The CHIPS (Cycle Highways Innovation for smarter People Transport and Spatial Planning) final conference summarised 3 years of knowledge sharing and research between partners from Belgium, the Netherlands, Germany, UK and Denmark. It inspired participants and gave decision makers from different member states an opportunity to discuss the EU agenda on cycling. The high-level conference in Frankfurt was immediately followed by Cycle Highway Academy, with hands-on sessions on practical tools and highly interactive discussions.
The participants of the final CHIPS conference at the Frankfurt Airport Centre were welcomed on the morning of May 21st by Rouven Kötter, Deputy Director of the Regional Authority FrankfurtRhineMain and Claudia Uhe, Senior Vice President Fraport AG. Cathrin Cailliau from Nuremberg Institute of Technology followed with an eye-opening science-slam about growing role of cargo-bikes in city logistics.
“Cycle highways, especially in combination with pedelecs, can make the difference for the 60% of European citizens that are interested in cycling, but concerned about safety or comfort in current conditions”, said Adam Bodor, Advocacy Director of European Cyclists’ Federation, as an introduction to a discussion on the EU Agenda on Cycling. In the panel Petra Schelkmann (INTERREG North-West Europe), Jeroen Ampe (Head of European Department in the Province of Flemish Brabant, Belgium), Roger Heijltjes (Program manager Cycling, Province of Noord-Brabant, Netherlands), Rouven Kötter (Deputy Director, Regional Authority FrankfurtRhineMain, Germany) and Ralph Schlusche (Director, Regional Authority Rhine-Neckar, Germany) exchanged opinions and examples what can be done at local, regional, national and European level to encourage more people to cycle more often.
Rouven Kötter commented very positively on the results of the project: "Cycle Highways provide an excellent solution to some of our most difficult mobility problems, at the moment: inclusiveness, as they guarantee mobility for all; avoiding unnecessary traffic, as they have the potential to take people out of their cars; and better manage necessary traffic, as they are the backbone of the urban cycle network".
The morning session finished with a peek into the future of Cycle Highways. Bert Celis from Flanders Bike Valley presented the vision of mobility in 2030 as predicted the CHIPS consortium – from zero emission-zones and increasing role of self-driving transport modes to unique selling properties of cycling.
In the afternoon, CHIPS project partners presented selected results of the project, covering all the phases of the Cycle Highways Lifecycle - from planning through design, build, selling and promotion to monitoring and evaluation. The results include very concrete developments, like the first section of RS1 cycle highway in Ruhr area built in line with new high quality standards, or a cycling training programme in Belfast, as well as long-term, EU-wide tools, such as Cycle Highway Potential Map or cycling amendments in the update of the EU directive on Road Infrastructure Safety Management. The results were many, but thanks to strict timekeeping we also had time for a brief discussion on the benefits of cycle highways and lessons learned during the project.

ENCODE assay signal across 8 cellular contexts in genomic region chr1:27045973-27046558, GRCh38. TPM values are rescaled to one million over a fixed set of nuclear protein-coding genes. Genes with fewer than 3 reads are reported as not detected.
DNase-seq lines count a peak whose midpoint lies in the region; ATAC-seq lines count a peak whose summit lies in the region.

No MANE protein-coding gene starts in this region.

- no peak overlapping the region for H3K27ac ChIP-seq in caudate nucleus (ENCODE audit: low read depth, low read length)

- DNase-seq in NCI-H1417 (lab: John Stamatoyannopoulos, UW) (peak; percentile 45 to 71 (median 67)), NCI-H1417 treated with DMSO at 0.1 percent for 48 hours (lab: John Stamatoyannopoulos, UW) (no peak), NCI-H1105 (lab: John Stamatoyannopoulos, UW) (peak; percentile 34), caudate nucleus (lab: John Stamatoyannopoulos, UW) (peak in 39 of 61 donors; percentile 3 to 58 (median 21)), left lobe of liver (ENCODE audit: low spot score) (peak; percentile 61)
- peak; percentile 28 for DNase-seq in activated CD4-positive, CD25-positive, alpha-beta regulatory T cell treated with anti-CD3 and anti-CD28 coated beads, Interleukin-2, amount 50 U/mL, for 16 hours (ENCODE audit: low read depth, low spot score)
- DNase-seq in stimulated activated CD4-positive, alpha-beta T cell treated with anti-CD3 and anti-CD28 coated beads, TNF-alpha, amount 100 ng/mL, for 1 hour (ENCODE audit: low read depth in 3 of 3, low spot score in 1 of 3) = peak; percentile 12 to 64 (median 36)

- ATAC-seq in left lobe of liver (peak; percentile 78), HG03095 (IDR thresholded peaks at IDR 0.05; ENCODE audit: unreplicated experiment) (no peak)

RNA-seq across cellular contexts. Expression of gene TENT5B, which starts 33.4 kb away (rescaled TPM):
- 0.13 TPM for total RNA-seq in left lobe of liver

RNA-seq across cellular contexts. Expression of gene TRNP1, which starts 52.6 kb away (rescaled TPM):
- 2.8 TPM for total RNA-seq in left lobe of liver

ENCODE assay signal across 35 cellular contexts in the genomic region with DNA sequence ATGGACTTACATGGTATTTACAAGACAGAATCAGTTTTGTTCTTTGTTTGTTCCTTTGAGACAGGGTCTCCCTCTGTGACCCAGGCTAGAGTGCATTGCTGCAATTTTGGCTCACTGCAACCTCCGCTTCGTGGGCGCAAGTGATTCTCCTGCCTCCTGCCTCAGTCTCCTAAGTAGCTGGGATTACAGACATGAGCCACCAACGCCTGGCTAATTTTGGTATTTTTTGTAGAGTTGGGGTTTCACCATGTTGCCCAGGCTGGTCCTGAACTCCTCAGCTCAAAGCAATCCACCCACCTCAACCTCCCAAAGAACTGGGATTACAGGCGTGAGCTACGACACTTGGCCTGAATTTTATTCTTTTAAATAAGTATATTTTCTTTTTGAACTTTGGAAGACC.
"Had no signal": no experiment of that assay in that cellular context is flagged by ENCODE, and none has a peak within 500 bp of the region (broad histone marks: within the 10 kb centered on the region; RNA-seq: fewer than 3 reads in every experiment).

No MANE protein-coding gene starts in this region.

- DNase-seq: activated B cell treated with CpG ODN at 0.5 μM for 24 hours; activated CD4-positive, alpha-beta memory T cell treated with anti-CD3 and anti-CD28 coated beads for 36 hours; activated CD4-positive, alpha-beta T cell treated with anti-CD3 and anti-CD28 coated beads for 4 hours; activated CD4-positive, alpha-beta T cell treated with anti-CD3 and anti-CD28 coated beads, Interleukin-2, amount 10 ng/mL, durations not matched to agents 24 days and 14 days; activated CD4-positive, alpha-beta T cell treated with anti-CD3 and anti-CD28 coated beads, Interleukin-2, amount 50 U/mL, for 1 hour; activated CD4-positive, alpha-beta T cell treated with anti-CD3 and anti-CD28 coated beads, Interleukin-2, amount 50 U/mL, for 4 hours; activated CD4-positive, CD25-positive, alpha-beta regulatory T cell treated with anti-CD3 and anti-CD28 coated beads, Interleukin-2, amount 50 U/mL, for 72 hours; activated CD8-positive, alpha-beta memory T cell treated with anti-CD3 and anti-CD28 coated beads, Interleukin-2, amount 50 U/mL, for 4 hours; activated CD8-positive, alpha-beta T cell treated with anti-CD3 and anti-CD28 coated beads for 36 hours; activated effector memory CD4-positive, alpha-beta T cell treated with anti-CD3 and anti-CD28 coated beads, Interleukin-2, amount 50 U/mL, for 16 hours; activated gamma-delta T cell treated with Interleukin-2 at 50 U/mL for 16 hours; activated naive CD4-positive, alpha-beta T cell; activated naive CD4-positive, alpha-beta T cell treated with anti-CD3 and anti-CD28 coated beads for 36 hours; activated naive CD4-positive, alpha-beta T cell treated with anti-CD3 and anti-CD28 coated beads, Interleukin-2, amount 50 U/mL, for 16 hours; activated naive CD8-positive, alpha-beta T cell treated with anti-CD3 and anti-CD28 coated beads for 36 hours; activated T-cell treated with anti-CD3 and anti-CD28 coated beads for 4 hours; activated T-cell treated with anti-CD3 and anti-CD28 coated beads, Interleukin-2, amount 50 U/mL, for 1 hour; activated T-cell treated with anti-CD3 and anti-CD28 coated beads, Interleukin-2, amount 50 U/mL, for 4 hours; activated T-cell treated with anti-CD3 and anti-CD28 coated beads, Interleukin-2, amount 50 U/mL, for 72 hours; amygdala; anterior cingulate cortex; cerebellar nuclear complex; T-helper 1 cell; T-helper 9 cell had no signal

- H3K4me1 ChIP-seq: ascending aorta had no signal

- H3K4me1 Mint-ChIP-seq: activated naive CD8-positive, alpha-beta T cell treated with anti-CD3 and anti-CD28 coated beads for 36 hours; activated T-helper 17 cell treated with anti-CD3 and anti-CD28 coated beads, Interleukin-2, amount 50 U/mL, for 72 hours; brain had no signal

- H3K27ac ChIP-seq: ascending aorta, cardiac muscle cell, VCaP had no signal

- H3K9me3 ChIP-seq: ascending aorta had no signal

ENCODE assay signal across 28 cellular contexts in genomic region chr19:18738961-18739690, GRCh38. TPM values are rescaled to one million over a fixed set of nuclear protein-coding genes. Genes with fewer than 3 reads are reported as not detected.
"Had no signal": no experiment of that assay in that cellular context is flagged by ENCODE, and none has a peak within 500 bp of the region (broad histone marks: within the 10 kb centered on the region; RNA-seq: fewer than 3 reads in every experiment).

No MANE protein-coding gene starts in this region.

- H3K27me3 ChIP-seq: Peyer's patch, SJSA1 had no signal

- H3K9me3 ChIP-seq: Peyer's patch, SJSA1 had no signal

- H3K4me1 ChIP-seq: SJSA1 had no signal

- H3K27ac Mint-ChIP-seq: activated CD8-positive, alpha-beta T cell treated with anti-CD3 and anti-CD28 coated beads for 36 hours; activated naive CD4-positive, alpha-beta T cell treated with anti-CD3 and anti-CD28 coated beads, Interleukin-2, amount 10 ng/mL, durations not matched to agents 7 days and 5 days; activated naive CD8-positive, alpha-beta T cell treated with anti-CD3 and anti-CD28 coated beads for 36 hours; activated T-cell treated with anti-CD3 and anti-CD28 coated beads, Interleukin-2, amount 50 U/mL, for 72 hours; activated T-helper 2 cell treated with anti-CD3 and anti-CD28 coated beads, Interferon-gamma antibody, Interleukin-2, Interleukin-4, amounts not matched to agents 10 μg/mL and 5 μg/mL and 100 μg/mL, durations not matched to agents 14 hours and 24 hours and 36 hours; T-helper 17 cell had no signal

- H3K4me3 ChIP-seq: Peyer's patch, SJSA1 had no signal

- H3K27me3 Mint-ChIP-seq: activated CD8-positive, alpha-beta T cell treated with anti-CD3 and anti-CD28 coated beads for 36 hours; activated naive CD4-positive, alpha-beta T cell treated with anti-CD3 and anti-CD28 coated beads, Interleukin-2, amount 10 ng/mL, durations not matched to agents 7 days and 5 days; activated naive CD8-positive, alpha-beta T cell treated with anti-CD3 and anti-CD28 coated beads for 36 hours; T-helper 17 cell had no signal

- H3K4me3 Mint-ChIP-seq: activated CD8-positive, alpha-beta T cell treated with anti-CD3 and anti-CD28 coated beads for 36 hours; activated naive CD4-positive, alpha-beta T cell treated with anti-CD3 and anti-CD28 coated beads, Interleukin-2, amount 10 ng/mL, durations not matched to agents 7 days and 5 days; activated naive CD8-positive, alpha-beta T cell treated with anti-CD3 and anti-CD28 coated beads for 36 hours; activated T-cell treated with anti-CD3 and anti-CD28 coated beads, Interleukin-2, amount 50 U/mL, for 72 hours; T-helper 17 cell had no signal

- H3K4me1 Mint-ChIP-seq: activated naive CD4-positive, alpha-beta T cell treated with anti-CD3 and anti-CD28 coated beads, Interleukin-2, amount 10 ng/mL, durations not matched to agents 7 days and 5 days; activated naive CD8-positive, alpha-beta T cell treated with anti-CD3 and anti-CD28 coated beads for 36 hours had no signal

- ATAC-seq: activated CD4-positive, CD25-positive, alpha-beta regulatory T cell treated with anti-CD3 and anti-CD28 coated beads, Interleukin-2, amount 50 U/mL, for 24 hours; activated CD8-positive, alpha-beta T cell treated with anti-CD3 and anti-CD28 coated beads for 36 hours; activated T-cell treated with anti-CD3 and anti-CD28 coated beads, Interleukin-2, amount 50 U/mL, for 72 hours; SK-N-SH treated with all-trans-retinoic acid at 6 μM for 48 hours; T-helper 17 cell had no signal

Despite somewhat rainy weather most of participants decided to join one of the guided trips: to the first completed section of cycle highway in Darmstad region, along the route of the planned cycle highway connecting Fraport with the city centre, or exploring the nature around the airport.
The 6th Cycle Highway Academy
The Cycle Highway Academy on the following day started with a discussion on how much cycle highways compete with and how much they complete other modes of transport, followed by a presentation of mobile mobility hub installed at the Frankfurt Airport. We also provided a sneak preview of the upcoming on-line cycle highway manual, highlighting available tools and research results.
The afternoon was dedicated to workshop sessions: we discussed in smaller groups Readability Toolbox, examples of community building campaigns around Comber Greenway in Belfast, Cycle Highway Maturity Assessment tool and cycling monitoring dashboard.
The CHIPS project is ending, but the Cycle Highway Academy will live on! The next academy will be subject to an open bid, similar to the one organised for EuroVelo and Cycle Tourism Conference. The call will officially open at the Velo-city in Dublin.